These days, thousands of crowdsourcing success stories are out there. People are using such platforms as GoFundMe and change.org to raise funds and recognition for all kinds of worthy causes. The tendency for people to band together and allow the power of numbers to lead to positive outcomes that could never be achieved by any individual alone goes way back into our evolutionary history (see Bingham & Souza, 2009).
Internet-based crowdsourcing technologies have been used to support people in connection with issues such as health, the environment, the arts, and more. To this point, millions of people have benefited from this kind of technology in all kinds of positive ways. And so many of these people are making a difference as a result.
Crowdsourcing allows for the support of prosocial, forward-thinking initiatives in ways that are altogether unprecedented.
As is true with so many aspects of our world, internet-based technologies represent a mixed blessing when it comes to the human experience. As is true with so many evolutionarily unnatural technologies, internet-based technologies have demonstrated an array of adverse outcomes (see Geher, 2020).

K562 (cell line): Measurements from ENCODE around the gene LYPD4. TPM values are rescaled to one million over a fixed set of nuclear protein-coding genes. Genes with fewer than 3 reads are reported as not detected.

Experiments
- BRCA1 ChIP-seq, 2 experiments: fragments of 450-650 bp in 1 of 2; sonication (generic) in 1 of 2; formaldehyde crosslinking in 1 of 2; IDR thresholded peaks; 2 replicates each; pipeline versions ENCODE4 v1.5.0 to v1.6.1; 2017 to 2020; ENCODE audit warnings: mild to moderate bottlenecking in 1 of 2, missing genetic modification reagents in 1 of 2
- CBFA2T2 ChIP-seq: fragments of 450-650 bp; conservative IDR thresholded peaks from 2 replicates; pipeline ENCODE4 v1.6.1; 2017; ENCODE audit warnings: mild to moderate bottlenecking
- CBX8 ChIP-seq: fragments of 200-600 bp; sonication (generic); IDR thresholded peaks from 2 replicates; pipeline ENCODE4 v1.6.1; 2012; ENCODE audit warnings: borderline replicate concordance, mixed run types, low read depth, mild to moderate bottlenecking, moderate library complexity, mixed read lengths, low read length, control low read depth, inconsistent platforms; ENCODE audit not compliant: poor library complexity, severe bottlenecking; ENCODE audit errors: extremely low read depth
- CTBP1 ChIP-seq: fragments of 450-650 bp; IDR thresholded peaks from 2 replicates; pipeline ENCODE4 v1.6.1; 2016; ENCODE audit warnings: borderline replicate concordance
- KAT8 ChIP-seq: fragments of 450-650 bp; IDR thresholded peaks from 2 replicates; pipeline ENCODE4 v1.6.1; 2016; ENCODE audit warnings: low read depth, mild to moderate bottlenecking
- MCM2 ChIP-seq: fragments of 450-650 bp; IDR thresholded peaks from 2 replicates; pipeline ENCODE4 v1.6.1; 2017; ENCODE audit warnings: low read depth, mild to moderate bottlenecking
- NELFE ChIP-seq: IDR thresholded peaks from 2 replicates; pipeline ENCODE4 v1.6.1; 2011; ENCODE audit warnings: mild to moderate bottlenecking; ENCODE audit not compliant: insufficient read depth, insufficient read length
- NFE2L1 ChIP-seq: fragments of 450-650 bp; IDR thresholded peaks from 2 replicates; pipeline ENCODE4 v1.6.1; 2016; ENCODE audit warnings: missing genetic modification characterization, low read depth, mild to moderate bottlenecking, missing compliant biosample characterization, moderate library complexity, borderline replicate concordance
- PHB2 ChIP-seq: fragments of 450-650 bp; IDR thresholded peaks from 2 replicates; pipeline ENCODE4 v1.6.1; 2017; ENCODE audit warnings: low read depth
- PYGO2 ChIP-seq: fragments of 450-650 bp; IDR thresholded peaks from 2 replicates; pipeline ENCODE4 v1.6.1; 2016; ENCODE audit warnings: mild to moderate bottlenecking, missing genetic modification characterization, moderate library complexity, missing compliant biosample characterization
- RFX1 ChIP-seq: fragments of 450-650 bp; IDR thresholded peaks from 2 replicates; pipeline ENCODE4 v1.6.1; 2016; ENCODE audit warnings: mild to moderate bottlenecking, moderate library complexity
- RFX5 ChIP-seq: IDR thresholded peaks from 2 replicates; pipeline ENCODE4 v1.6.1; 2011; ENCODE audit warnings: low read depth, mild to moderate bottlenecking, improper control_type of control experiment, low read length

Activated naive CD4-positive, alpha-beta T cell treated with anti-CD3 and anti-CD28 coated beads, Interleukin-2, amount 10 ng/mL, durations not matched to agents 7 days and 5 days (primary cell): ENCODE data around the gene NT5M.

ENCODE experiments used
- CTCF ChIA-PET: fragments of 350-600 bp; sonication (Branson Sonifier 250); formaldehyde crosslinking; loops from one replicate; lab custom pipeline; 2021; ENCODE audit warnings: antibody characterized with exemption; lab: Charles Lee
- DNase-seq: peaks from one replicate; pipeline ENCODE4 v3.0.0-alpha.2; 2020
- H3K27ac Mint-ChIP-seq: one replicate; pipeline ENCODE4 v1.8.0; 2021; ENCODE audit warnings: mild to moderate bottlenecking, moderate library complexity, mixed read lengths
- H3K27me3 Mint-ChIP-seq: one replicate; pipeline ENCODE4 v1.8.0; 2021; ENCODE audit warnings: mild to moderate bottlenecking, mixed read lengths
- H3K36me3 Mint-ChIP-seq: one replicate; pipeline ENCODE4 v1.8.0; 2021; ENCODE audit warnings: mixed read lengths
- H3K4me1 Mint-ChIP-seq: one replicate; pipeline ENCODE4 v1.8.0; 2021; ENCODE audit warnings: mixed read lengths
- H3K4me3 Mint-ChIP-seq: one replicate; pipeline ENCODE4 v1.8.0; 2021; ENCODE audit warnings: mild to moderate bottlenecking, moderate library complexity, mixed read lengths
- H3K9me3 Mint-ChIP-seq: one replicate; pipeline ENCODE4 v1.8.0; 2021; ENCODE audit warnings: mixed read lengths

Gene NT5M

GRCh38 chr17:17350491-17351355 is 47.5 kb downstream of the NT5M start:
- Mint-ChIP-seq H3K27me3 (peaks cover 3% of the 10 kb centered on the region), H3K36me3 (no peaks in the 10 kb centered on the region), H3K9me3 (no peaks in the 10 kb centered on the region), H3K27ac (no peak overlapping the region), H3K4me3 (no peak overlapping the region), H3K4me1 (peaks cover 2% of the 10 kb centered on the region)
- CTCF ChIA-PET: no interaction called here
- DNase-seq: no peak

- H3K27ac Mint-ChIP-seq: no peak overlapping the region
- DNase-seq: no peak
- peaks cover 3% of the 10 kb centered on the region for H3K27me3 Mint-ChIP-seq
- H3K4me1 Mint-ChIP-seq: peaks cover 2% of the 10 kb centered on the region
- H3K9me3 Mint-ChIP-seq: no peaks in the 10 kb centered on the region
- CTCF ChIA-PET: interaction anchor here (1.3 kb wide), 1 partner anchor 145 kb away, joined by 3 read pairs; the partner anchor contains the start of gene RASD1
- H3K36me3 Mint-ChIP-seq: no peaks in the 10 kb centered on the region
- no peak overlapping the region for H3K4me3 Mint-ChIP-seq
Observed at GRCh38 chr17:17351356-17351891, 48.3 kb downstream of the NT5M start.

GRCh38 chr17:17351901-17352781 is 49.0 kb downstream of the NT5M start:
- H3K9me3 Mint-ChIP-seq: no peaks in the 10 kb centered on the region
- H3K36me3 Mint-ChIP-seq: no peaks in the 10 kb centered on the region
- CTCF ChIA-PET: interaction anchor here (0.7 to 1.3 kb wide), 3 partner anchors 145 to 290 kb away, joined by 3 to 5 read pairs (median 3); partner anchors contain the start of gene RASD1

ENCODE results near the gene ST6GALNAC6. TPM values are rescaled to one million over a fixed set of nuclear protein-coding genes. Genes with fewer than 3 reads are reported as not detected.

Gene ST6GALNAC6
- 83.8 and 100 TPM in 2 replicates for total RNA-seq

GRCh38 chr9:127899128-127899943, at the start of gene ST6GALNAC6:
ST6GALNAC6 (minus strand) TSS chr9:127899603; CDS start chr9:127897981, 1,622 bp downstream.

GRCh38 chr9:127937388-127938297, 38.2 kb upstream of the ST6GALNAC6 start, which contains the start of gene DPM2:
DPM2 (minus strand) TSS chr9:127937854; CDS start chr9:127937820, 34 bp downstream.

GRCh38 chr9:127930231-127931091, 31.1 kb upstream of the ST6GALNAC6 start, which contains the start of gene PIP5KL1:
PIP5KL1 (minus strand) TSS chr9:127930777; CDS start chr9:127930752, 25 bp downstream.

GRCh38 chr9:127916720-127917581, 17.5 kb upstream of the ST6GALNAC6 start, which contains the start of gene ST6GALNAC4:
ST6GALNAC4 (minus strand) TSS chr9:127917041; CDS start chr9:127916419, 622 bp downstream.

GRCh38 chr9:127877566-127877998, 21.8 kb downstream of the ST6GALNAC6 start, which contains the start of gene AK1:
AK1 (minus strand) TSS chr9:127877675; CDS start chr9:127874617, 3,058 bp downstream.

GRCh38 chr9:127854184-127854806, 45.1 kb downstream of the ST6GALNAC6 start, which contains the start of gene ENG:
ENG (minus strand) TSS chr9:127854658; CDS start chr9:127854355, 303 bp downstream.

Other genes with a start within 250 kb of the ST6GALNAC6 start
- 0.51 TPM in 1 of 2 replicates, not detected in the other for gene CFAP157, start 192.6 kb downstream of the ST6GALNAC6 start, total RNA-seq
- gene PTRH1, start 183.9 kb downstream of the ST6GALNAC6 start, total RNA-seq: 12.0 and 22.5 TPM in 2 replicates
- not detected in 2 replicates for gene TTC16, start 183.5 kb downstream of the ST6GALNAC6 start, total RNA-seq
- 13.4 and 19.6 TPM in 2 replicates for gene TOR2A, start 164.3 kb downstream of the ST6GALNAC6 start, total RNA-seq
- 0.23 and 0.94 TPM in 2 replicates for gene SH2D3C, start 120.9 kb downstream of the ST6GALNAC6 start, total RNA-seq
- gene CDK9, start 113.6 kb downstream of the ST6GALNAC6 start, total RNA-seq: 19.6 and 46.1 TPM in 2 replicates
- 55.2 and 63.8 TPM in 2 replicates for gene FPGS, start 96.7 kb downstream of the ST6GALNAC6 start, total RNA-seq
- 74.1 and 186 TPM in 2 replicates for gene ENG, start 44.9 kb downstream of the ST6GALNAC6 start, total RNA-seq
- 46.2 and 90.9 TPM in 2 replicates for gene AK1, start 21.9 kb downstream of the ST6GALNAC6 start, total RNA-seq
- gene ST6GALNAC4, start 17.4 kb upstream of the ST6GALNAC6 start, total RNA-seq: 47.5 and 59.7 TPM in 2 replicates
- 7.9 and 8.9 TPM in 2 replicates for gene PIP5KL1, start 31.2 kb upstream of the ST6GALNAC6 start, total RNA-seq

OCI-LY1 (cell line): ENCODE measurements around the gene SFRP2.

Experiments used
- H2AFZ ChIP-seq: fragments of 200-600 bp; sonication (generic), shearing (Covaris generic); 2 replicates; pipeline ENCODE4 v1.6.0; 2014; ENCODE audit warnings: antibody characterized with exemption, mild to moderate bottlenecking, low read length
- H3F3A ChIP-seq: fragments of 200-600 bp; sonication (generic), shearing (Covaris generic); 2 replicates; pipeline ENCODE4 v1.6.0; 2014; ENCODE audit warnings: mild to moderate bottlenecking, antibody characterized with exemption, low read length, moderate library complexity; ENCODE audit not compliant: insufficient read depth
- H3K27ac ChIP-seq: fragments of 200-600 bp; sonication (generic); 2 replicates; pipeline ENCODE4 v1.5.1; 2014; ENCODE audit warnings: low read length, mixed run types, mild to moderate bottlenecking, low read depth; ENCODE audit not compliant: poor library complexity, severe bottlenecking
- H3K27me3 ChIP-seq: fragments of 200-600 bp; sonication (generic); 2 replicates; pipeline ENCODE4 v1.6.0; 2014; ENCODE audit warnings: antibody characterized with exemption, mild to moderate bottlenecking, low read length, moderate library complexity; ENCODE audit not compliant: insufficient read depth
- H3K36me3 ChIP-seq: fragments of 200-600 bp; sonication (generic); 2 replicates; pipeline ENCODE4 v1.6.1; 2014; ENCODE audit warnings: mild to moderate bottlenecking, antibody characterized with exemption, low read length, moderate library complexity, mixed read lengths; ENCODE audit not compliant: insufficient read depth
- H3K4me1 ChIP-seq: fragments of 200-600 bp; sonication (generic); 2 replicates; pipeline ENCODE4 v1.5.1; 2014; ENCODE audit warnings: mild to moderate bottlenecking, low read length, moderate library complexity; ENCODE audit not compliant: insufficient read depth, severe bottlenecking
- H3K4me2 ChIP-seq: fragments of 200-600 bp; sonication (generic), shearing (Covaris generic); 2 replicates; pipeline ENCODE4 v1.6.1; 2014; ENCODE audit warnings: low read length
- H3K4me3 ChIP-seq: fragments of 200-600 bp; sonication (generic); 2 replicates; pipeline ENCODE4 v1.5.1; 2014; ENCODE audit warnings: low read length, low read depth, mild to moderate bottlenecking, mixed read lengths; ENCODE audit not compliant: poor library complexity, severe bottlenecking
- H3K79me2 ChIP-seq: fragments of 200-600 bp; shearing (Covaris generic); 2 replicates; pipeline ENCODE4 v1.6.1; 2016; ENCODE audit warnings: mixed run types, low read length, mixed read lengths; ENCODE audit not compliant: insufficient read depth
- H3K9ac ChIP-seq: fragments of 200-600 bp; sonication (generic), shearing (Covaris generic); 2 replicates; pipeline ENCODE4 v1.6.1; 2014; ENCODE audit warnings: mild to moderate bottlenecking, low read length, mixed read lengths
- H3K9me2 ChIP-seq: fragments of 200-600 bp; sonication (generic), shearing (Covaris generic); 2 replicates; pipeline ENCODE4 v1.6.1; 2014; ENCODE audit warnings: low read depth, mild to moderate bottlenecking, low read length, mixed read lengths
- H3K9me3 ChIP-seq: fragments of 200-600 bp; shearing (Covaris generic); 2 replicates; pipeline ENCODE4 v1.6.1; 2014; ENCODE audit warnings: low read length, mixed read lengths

This said the effects of internet-based technologies on the modern world are not all rotten. In many ways, they are giving us new tools to enhance the positive features of the human experience. Perhaps most conspicuously, through technologies such as Zoom, we are able to communicate with people immediately and meaningfully, regardless of geographical location—a fact that has had enormous benefits across the world during the current COVID pandemic.
Additional benefits include the fact that we are capable of achieving social validation in more immediate ways than ever. We also are capable of showing others support and encouragement publicly, loudly, and with vitality. And we are capable of using these technologies to, in unprecedented ways, raise awareness for all kinds of issues that benefit from our collective attention.
As we move into this brave new world, infused by social media technology, I say that we take steps to quash cyberbullying. And we work to enhance cybersmiling.
*Thanks especially to Elizabeth Diuguid and the Wellness Committee (chaired by Christina Cordier in connection with Dean of Students, Robin Cohen-La Valle) for facilitating this initiative.
References 1. Bingham, P. M., & Souza, J. (2009). Death from a distance and the birth of a humane universe. Lexington, KY: BookSurge Publishing. 2. Geher, G. (2020). An evolutionary perspective on the real problem with increased screen time. This View of Life. 3. Geher, G. & Wedberg, N. (2020). Positive Evolutionary Psychology: Darwin’s Guide to Living a Richer Life. New York: Oxford University Press. 4. Shrand, J. (2015). Do you really get me? New York: Hazeldon.
Written by: Glenn Geher, Ph.D
Originally appeared on: Psychology Today
Republished with permission